Question: My husband and I are 54 and 53 respectively and want to increase our contributions to our TSP 401(K) plan and Roth IRAs. Our daughter, who is applying for September 2003 college admission, is also applying for financial aid. Is it wise to increase contributions to our retirement accounts this year? What are the pros and cons of doing this?
This response to your very good question begins with a giant disclaimer. It is difficult to give accurate, specific financial suggestions without knowing a lot more about your familyâ€™s situation and the colleges on your daughterâ€™s list. Only a bona fide financial advisor who is privy to your personal information can give you advice that will help you make the best decisions. Moreover, college financial aid methodologies do vary from institution to institution. In other words, this free advice comes with a youâ€™re-getting-what-youâ€™re-paying-for caveat!
Now, having said all that, here are some thoughts: the down side of putting money into your 401K (weâ€™ll get to the Roth in a minute) is that whatever money you are deferring goes into the financial aid formula as â€œuntaxed income.â€ This could mean that your daughter will receive less aid than if the same amount was counted as taxed income. (One way or another, it still counts as your income. Itâ€™s not being â€œhiddenâ€ from the financial aid guys.) The other drawback to putting money into the 401K is that you will have less cash available to handle your expected family contribution to college costs.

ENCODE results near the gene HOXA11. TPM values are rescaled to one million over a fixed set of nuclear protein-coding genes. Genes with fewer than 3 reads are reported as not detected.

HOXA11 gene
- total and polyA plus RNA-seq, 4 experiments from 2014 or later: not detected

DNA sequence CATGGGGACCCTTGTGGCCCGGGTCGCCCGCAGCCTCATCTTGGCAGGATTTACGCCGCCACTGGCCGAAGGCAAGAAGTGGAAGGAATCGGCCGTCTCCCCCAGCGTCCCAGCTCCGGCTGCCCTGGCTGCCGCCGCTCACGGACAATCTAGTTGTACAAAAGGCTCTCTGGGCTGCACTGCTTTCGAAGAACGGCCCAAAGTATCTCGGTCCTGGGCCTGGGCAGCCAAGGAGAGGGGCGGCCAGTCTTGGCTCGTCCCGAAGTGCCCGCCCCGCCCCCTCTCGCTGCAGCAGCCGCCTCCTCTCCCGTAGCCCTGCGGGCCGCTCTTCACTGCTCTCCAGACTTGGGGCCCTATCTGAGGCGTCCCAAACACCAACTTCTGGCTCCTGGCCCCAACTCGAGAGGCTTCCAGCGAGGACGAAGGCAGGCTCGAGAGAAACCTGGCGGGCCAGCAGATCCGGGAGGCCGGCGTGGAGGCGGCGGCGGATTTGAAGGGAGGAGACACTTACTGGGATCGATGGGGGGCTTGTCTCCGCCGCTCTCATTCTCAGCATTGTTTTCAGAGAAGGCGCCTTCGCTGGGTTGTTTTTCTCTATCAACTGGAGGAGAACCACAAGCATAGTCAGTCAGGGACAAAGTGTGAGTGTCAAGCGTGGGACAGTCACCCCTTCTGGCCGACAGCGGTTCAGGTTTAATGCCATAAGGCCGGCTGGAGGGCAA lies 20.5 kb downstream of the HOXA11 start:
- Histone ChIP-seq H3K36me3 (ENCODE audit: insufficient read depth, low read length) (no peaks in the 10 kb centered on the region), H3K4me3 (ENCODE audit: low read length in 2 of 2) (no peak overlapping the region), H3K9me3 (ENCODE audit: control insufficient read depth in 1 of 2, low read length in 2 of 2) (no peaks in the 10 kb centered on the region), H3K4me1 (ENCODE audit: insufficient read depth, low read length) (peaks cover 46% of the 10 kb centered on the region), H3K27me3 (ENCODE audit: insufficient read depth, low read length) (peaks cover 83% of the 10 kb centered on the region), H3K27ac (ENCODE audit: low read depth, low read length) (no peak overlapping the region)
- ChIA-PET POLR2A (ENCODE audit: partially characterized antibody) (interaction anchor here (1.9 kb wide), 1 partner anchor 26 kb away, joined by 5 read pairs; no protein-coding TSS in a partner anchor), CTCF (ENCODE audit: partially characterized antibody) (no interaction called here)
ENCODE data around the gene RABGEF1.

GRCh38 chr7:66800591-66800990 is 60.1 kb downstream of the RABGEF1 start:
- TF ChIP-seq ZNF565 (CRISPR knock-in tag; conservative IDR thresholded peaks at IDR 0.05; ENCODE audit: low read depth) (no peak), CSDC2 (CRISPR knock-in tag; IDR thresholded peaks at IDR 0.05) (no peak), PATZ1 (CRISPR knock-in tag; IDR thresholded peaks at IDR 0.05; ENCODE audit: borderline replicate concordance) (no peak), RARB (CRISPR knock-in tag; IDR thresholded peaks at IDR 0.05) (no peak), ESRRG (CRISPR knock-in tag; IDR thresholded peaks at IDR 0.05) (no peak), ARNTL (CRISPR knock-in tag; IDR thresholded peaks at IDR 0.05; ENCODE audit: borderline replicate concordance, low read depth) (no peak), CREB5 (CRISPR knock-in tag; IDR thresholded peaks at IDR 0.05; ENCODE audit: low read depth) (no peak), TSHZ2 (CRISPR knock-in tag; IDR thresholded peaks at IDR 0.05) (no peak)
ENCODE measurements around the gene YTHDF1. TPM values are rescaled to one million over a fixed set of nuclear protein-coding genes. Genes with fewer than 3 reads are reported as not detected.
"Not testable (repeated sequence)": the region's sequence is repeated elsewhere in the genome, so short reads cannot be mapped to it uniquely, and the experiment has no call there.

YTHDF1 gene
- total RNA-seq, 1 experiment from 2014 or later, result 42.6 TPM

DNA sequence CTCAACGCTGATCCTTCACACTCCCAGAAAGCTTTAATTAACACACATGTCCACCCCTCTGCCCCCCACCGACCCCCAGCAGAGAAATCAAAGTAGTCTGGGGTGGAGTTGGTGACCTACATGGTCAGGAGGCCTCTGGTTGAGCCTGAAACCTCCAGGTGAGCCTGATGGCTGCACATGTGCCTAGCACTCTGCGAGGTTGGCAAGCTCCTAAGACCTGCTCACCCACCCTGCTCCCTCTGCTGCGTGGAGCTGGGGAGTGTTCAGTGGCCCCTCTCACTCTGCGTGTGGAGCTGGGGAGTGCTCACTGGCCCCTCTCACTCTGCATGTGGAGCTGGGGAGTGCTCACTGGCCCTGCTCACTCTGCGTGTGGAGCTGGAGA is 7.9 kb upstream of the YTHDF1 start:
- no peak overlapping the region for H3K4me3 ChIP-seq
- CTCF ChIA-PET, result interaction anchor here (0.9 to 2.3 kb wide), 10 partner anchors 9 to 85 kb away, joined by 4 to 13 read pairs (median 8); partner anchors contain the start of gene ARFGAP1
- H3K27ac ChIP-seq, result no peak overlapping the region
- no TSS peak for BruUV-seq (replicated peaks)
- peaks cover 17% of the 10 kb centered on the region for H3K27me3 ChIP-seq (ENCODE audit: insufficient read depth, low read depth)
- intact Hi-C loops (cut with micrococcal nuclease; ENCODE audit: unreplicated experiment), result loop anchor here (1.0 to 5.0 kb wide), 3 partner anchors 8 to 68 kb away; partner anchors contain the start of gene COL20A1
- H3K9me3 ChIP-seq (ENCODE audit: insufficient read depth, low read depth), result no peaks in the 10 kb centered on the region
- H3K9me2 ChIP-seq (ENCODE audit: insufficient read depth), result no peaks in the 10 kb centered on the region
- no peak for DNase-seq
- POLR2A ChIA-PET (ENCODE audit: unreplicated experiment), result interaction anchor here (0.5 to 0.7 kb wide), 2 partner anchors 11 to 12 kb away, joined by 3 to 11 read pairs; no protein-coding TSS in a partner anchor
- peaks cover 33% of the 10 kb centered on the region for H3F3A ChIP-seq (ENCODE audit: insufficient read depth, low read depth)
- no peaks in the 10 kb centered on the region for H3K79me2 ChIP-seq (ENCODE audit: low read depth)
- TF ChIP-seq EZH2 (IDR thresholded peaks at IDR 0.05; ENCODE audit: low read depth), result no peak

On the plus side however, is that if you are at your peak incomes right now (maybe likely given your age group?), then you will be getting the top tax savings on retirement deferrals.
College financial aid officers rarely sympathize with parents who object to counting retirement deferrals as â€œincome.â€ The good news, however is that most colleges do not count the accumulated retirement assets already in place in any financial need formulaâ€”just the income youâ€™re putting in there now.
The main thing to understand is that money you are deferring in the years you are applying for aid is not hidden from the financial aid formula. In fact, it is counted heavily since it is not offset by taxes.
Roth IRAs are different because they are for education. Those amounts in a given year are not usually counted as income but as an asset. That is an advantage because assets don’t go to the bottom line the way income does. So the Roth deferrals will not reduce your eligibility for need-based aid (or the amount you will probably receive) as much as the 401K deferrals. Additionally, the Roth monies can be used to pay for education without incurring withdrawal penalties, as is the case with the 401K.
Again, your best bet is to talk to a financial advisor, but hopefully this will give you some sense of how this confounding process works.